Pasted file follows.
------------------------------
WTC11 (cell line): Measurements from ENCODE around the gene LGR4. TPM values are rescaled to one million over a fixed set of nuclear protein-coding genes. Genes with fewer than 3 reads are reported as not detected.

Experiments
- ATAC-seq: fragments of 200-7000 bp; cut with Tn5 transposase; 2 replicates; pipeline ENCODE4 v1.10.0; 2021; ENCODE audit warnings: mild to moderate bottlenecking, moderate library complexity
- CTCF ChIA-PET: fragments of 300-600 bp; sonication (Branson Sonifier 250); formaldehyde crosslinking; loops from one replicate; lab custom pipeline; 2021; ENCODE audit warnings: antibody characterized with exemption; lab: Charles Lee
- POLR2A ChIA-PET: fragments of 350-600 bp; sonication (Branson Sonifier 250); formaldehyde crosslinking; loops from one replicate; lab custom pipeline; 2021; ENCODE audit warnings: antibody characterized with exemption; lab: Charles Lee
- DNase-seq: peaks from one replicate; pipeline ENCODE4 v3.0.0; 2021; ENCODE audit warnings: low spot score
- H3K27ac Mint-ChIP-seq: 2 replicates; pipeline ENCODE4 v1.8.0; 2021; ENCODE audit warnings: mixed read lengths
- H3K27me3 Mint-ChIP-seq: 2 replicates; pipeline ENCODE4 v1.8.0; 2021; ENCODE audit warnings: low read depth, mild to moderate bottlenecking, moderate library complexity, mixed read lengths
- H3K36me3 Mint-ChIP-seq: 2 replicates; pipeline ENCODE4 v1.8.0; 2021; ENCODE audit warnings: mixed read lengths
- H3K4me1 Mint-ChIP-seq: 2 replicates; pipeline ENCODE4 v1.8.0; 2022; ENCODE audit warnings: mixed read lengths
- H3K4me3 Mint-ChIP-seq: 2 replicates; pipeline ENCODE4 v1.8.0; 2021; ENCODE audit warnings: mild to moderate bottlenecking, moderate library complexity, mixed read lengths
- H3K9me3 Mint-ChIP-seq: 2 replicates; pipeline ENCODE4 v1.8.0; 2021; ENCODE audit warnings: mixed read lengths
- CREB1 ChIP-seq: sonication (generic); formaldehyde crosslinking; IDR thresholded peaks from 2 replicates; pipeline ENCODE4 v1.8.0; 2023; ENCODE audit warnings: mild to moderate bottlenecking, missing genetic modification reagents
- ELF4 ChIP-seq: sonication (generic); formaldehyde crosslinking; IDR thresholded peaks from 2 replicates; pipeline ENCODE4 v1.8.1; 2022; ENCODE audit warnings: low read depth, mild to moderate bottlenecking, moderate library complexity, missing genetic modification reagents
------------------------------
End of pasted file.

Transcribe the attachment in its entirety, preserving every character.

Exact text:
WTC11 (cell line): Measurements from ENCODE around the gene LGR4. TPM values are rescaled to one million over a fixed set of nuclear protein-coding genes. Genes with fewer than 3 reads are reported as not detected.

Experiments
- ATAC-seq: fragments of 200-7000 bp; cut with Tn5 transposase; 2 replicates; pipeline ENCODE4 v1.10.0; 2021; ENCODE audit warnings: mild to moderate bottlenecking, moderate library complexity
- CTCF ChIA-PET: fragments of 300-600 bp; sonication (Branson Sonifier 250); formaldehyde crosslinking; loops from one replicate; lab custom pipeline; 2021; ENCODE audit warnings: antibody characterized with exemption; lab: Charles Lee
- POLR2A ChIA-PET: fragments of 350-600 bp; sonication (Branson Sonifier 250); formaldehyde crosslinking; loops from one replicate; lab custom pipeline; 2021; ENCODE audit warnings: antibody characterized with exemption; lab: Charles Lee
- DNase-seq: peaks from one replicate; pipeline ENCODE4 v3.0.0; 2021; ENCODE audit warnings: low spot score
- H3K27ac Mint-ChIP-seq: 2 replicates; pipeline ENCODE4 v1.8.0; 2021; ENCODE audit warnings: mixed read lengths
- H3K27me3 Mint-ChIP-seq: 2 replicates; pipeline ENCODE4 v1.8.0; 2021; ENCODE audit warnings: low read depth, mild to moderate bottlenecking, moderate library complexity, mixed read lengths
- H3K36me3 Mint-ChIP-seq: 2 replicates; pipeline ENCODE4 v1.8.0; 2021; ENCODE audit warnings: mixed read lengths
- H3K4me1 Mint-ChIP-seq: 2 replicates; pipeline ENCODE4 v1.8.0; 2022; ENCODE audit warnings: mixed read lengths
- H3K4me3 Mint-ChIP-seq: 2 replicates; pipeline ENCODE4 v1.8.0; 2021; ENCODE audit warnings: mild to moderate bottlenecking, moderate library complexity, mixed read lengths
- H3K9me3 Mint-ChIP-seq: 2 replicates; pipeline ENCODE4 v1.8.0; 2021; ENCODE audit warnings: mixed read lengths
- CREB1 ChIP-seq: sonication (generic); formaldehyde crosslinking; IDR thresholded peaks from 2 replicates; pipeline ENCODE4 v1.8.0; 2023; ENCODE audit warnings: mild to moderate bottlenecking, missing genetic modification reagents
- ELF4 ChIP-seq: sonication (generic); formaldehyde crosslinking; IDR thresholded peaks from 2 replicates; pipeline ENCODE4 v1.8.1; 2022; ENCODE audit warnings: low read depth, mild to moderate bottlenecking, moderate library complexity, missing genetic modification reagents